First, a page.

The Codex Dresden is the most sophisticated of the four extant pre-conquest Maya manuscripts, the others including the Codex Paris and the Codex Madrid. Perhaps the oldest of the surviving Mesoamerican manuscripts, it was produced in the Yucatán Peninsula, probably in the fifteenth century, and includes material copied from an earlier manuscript or earlier manuscripts.
It is a book of time reckoning according to the Maya 260-day calendar and includes ceremonial requirements for rituals and tools for prognostications. It is composed of thirty-nine panels, most of which are painted on both sides, with seventy-four pages containing illustrations accompanied by explanatory hieroglyphs, using a system peculiar to the lowland Maya civilization.
The Mesoamerican Screenfold
Despite its nickname, the Codex Dresden, like most pre-Columbian books, is a screenfold manuscript, a long strip folded accordion style. When fully extended, it measures 20.5 x 340 cm. The support is amate paper (amatl in Nahuatl, hu'un in some Maya languages) formed from the inner bark of the fig tree. Thin strips of animal skin piece the paper segments together. The paper was covered with a thin layer of plaster on both sides. The paintings nearly fill both sides of the screenfold. The Codex Dresden was divided into two sections at some point, with one section flipped back to front when the pagination was added to the pages containing images. As a result, the contents of the manuscript are properly read in the page order 1-24, 46-74 (with one blank between 60 and 61), 25-45 (with three blank between 60 and 61). There probably once were wooden covers for the book.
Astronomy, Prognostication, and Ritual Presented in Grids
The contents of the Codex Dresden include almanacs according to the 260-day Maya calendar, tables for calculating the movements of the planets and lunar and solar eclipses according to the solar year, instructions for rituals, and a representation of the end of the universe in a great flood. Much of this content is presented on pages divided into two, three, or four registers, and many of those registers are further divided, creating a dazzling grid of illustrations and glyphs.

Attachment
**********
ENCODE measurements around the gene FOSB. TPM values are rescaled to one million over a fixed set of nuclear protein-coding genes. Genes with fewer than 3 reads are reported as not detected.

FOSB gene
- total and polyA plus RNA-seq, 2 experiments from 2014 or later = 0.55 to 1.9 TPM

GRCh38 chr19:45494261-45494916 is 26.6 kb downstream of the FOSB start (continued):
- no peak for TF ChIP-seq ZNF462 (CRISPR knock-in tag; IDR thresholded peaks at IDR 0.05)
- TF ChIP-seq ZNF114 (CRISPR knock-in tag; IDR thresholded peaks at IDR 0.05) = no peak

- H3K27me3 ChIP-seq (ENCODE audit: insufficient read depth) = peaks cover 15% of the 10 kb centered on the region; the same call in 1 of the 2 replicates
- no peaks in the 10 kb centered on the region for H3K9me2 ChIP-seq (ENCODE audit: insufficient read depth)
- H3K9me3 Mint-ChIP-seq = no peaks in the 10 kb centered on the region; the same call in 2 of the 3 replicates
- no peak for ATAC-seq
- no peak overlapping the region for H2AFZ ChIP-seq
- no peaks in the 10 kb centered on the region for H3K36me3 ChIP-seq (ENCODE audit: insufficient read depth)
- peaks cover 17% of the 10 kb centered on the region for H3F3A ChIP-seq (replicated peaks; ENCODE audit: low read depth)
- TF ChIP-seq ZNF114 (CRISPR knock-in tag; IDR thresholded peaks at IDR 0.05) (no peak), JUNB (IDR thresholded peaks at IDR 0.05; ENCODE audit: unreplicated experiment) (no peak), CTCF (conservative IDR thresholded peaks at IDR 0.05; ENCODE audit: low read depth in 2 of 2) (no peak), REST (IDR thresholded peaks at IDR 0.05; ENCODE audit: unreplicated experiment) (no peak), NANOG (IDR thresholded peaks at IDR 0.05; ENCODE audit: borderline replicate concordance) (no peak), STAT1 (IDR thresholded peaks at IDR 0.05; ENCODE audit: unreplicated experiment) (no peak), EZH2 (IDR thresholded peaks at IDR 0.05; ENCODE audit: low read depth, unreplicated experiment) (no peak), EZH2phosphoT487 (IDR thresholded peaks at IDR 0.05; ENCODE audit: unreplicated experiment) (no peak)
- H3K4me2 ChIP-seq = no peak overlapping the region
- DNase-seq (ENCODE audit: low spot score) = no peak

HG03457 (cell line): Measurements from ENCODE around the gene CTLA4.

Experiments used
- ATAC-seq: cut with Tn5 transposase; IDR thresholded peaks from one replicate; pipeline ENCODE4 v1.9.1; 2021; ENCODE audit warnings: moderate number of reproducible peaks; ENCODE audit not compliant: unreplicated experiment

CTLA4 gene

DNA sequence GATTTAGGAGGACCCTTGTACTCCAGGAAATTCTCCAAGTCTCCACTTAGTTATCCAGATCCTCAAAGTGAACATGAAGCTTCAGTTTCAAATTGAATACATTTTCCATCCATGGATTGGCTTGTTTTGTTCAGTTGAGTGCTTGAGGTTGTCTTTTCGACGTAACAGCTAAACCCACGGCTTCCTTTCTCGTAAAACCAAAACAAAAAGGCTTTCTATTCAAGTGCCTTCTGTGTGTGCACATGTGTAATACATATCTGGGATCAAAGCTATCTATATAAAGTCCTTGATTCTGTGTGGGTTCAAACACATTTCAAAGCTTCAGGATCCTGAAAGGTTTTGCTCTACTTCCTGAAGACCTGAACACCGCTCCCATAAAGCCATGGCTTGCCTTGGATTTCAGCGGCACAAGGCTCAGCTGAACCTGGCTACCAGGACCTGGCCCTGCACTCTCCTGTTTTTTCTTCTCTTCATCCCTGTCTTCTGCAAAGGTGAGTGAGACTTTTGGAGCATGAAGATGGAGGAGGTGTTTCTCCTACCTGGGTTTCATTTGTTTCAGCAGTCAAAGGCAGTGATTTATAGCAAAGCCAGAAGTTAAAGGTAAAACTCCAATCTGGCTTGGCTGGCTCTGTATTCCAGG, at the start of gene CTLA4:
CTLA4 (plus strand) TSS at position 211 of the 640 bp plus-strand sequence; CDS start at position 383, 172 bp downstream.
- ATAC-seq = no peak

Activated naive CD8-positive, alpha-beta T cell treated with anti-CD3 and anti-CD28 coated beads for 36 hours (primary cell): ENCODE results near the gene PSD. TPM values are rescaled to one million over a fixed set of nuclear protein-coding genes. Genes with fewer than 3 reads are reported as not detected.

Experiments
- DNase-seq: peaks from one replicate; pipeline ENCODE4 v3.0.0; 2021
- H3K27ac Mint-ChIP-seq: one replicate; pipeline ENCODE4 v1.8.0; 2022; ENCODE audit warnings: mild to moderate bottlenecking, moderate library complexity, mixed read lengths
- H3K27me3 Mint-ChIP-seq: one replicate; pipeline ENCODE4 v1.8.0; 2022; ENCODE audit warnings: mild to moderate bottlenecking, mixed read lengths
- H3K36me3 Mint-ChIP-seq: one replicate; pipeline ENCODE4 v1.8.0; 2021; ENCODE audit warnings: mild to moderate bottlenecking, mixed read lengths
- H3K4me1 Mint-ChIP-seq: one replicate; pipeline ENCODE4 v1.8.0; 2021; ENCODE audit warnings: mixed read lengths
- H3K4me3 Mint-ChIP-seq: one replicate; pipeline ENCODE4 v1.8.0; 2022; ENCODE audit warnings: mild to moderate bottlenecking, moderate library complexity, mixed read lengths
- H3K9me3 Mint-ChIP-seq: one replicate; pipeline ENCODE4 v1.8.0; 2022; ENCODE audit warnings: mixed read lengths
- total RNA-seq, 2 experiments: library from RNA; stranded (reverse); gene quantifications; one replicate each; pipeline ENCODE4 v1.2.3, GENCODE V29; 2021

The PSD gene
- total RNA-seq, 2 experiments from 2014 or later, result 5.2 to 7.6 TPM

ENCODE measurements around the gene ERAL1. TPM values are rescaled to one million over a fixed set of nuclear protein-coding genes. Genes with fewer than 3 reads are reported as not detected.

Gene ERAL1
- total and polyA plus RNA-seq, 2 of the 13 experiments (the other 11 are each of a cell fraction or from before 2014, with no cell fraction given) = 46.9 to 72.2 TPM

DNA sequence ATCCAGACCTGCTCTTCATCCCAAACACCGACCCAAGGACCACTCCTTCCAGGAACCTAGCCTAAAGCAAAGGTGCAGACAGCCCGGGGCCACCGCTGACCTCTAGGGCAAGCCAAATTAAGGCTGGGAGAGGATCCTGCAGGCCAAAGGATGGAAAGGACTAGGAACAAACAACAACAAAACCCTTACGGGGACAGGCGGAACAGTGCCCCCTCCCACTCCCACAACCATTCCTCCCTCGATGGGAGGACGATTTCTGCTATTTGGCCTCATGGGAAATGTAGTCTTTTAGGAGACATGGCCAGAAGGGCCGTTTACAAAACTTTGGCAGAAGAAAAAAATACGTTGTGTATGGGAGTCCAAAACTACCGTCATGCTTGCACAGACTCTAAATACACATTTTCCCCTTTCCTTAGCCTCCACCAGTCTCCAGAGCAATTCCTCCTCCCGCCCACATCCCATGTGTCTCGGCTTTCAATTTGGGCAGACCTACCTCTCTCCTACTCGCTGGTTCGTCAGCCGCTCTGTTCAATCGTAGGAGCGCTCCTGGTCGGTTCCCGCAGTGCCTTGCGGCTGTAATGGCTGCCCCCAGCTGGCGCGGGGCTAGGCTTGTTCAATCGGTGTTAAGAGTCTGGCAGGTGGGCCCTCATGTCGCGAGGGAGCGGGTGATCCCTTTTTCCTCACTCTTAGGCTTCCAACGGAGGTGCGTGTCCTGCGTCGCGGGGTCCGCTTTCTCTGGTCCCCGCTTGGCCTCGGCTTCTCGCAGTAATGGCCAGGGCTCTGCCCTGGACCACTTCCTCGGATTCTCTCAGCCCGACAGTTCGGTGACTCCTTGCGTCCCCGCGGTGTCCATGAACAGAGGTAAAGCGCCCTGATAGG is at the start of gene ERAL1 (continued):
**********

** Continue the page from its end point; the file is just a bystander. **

Regional Artistic Influences
The art of the Codex Dresden reveals a variety of regional influences. The Venus pages reveal Aztec influences dating to the pre-Maya era of the Yucatán region. Images of spear throwers using the atlatl are not typical of Maya art of this age and may betray another regional influence.
The painter-scribes of the Dresden Codex were probably responsible for the compilation of its contents and also served as priests. They were, therefore, both the creators and the first users of the manuscript. Scholars have identified the work of eight painter-scribes in the Codex Dresden. Some of the painter-scribes were more careful in their planning than others, with some pages much more crowded. Two sorts of implement were used, brush pens made of animal hair mounted on reed handles, and quill pens fashioned from feathers. The color palette is dominated by black, brownish-red, and Maya blue.
From Conquest Treasure to Dresden
Hernán Cortés may have obtained the Codex Dresden on the island of Cozumel, a religious pilgrimage center off the coast of the Yucatán Peninsula, in 1517. It could have been part of "the royal fifth," twenty percent of acquired valuables required to be given to the royal treasury in Madrid, but there is no direct evidence for the manuscript's whereabouts until the eighteenth century. In 1739, Johann Christian Götze obtained the manuscript in Vienna for the Kurfürstliche Bibliothek zu Dresden. He described it as the first item in his publication of the "curiosities" of the library a few years later (1743). The library became the Königliche Bibliothek in 1906 and the Sächsische Landesbibliothek in 1917, and it became a part of the Sächsische Landesbibliothek – Staats- und Universitätsbibliothek in 2002.